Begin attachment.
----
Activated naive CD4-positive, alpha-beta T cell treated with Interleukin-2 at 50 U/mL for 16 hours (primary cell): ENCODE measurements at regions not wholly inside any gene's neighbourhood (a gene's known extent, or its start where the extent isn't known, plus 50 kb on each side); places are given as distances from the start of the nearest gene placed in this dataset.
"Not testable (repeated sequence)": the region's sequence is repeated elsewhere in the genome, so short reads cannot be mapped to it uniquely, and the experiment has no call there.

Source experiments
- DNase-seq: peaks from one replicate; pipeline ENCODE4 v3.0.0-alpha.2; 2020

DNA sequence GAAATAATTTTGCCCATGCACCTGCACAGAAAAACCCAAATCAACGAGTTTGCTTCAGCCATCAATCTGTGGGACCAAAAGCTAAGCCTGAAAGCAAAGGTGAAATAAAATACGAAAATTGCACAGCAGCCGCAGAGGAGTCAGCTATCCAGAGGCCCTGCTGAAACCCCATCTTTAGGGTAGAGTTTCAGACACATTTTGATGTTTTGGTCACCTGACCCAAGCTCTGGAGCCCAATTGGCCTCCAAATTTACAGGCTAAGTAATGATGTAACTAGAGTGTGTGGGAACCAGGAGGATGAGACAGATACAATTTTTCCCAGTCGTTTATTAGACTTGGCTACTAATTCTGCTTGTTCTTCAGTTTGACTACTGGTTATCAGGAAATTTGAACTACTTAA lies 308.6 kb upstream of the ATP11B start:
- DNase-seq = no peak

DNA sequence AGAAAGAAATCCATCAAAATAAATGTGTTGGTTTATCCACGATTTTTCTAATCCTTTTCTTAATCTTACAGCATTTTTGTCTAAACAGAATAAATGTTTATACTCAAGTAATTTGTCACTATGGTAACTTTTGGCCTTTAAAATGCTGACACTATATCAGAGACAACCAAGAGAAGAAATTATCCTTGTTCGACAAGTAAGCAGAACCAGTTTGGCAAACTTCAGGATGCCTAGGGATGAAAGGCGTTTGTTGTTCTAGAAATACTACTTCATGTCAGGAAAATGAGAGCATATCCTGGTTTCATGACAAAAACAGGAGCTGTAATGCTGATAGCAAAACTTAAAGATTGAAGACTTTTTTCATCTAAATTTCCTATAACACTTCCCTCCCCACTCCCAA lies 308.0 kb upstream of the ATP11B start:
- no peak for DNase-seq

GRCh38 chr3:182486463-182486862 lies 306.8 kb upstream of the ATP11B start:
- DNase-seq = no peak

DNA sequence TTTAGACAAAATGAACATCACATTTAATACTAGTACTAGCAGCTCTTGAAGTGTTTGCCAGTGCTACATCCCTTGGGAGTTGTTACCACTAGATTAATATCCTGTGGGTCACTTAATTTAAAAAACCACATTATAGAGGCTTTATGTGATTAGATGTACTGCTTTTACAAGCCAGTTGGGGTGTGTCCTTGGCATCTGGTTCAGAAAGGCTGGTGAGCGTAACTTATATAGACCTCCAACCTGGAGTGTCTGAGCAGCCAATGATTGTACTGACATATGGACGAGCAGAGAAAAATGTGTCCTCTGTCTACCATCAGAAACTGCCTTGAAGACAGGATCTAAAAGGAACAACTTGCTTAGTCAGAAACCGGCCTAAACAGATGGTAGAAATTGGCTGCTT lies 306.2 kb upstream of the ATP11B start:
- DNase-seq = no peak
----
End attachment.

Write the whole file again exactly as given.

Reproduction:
Activated naive CD4-positive, alpha-beta T cell treated with Interleukin-2 at 50 U/mL for 16 hours (primary cell): ENCODE measurements at regions not wholly inside any gene's neighbourhood (a gene's known extent, or its start where the extent isn't known, plus 50 kb on each side); places are given as distances from the start of the nearest gene placed in this dataset.
"Not testable (repeated sequence)": the region's sequence is repeated elsewhere in the genome, so short reads cannot be mapped to it uniquely, and the experiment has no call there.

Source experiments
- DNase-seq: peaks from one replicate; pipeline ENCODE4 v3.0.0-alpha.2; 2020

DNA sequence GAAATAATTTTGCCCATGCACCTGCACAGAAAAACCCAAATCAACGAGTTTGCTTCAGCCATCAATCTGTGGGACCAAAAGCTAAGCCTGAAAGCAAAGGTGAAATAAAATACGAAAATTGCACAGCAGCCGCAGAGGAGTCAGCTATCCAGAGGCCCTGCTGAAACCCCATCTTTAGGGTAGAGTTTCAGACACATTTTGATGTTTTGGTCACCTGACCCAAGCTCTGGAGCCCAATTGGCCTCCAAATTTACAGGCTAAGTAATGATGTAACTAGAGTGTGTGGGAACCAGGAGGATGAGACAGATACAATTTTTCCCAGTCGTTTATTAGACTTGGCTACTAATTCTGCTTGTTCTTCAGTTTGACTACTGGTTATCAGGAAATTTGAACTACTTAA lies 308.6 kb upstream of the ATP11B start:
- DNase-seq = no peak

DNA sequence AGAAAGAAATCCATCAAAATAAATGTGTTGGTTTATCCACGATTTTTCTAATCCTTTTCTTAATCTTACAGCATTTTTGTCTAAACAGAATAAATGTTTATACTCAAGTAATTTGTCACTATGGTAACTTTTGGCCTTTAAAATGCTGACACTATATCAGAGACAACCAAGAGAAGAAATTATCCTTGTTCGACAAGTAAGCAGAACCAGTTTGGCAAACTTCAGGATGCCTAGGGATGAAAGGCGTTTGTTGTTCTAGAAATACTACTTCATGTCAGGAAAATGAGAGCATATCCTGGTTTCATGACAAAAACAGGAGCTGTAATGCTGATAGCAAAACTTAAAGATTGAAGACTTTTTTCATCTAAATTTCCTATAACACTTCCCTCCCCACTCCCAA lies 308.0 kb upstream of the ATP11B start:
- no peak for DNase-seq

GRCh38 chr3:182486463-182486862 lies 306.8 kb upstream of the ATP11B start:
- DNase-seq = no peak

DNA sequence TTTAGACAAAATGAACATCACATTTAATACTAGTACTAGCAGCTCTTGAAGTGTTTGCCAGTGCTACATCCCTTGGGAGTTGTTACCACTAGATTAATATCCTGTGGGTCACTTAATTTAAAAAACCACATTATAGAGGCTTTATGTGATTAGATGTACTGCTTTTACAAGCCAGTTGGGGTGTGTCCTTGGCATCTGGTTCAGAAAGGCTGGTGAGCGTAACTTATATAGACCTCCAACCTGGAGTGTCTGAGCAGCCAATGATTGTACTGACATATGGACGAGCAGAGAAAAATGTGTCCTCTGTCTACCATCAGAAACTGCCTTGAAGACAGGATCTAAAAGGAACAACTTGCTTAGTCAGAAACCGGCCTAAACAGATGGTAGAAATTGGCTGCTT lies 306.2 kb upstream of the ATP11B start:
- DNase-seq = no peak